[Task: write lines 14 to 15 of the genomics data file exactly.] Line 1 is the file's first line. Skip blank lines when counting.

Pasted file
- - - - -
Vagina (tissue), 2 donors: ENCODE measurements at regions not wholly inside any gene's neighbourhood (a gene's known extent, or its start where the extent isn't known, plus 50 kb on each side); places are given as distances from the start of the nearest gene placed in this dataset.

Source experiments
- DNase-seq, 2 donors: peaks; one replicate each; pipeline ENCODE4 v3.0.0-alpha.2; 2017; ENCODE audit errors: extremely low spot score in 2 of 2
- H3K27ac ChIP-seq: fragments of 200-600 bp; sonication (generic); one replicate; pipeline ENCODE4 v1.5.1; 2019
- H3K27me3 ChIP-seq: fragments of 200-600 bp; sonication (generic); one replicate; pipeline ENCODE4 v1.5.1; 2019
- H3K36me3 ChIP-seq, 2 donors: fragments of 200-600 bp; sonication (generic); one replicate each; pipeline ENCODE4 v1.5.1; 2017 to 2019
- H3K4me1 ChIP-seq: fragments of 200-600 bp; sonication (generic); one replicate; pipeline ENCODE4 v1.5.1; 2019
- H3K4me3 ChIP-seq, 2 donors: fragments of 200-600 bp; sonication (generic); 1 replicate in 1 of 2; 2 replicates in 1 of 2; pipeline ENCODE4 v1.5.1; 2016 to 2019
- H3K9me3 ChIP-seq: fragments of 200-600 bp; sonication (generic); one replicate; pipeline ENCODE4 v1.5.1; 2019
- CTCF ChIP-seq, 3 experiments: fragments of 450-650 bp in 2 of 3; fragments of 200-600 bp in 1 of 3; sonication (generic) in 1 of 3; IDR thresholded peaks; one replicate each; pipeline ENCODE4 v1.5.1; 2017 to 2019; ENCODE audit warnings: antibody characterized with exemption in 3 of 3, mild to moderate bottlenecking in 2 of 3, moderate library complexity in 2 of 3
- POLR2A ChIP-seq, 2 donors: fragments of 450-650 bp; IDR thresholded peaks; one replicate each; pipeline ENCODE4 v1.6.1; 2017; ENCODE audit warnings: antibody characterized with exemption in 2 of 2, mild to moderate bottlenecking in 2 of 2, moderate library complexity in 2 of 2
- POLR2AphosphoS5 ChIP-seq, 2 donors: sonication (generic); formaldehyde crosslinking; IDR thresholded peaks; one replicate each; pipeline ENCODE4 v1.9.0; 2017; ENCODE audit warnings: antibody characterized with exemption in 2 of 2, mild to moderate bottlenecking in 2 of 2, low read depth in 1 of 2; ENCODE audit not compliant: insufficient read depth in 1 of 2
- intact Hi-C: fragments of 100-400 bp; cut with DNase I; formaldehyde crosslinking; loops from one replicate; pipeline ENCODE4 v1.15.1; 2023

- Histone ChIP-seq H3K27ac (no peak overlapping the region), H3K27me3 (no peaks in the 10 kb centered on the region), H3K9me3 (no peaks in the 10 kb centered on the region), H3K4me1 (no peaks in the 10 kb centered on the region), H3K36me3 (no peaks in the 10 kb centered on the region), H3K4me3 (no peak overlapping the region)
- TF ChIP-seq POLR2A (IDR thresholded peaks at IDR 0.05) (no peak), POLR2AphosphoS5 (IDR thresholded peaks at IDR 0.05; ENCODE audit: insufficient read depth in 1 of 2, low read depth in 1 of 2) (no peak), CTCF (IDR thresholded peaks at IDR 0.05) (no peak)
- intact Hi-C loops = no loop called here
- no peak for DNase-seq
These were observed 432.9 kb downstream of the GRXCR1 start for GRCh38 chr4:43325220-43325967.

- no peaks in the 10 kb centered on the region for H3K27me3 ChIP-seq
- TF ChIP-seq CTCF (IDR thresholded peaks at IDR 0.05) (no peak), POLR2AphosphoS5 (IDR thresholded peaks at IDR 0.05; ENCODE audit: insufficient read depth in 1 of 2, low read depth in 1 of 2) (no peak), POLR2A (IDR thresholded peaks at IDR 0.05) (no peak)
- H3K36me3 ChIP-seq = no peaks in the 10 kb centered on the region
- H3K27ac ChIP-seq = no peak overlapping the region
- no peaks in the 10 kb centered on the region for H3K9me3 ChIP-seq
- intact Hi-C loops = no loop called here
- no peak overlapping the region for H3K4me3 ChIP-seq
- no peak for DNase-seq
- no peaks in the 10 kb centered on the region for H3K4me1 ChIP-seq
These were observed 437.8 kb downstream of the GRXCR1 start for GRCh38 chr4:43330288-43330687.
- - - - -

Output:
- Histone ChIP-seq H3K27ac (no peak overlapping the region), H3K27me3 (no peaks in the 10 kb centered on the region), H3K9me3 (no peaks in the 10 kb centered on the region), H3K4me1 (no peaks in the 10 kb centered on the region), H3K36me3 (no peaks in the 10 kb centered on the region), H3K4me3 (no peak overlapping the region)
- TF ChIP-seq POLR2A (IDR thresholded peaks at IDR 0.05) (no peak), POLR2AphosphoS5 (IDR thresholded peaks at IDR 0.05; ENCODE audit: insufficient read depth in 1 of 2, low read depth in 1 of 2) (no peak), CTCF (IDR thresholded peaks at IDR 0.05) (no peak)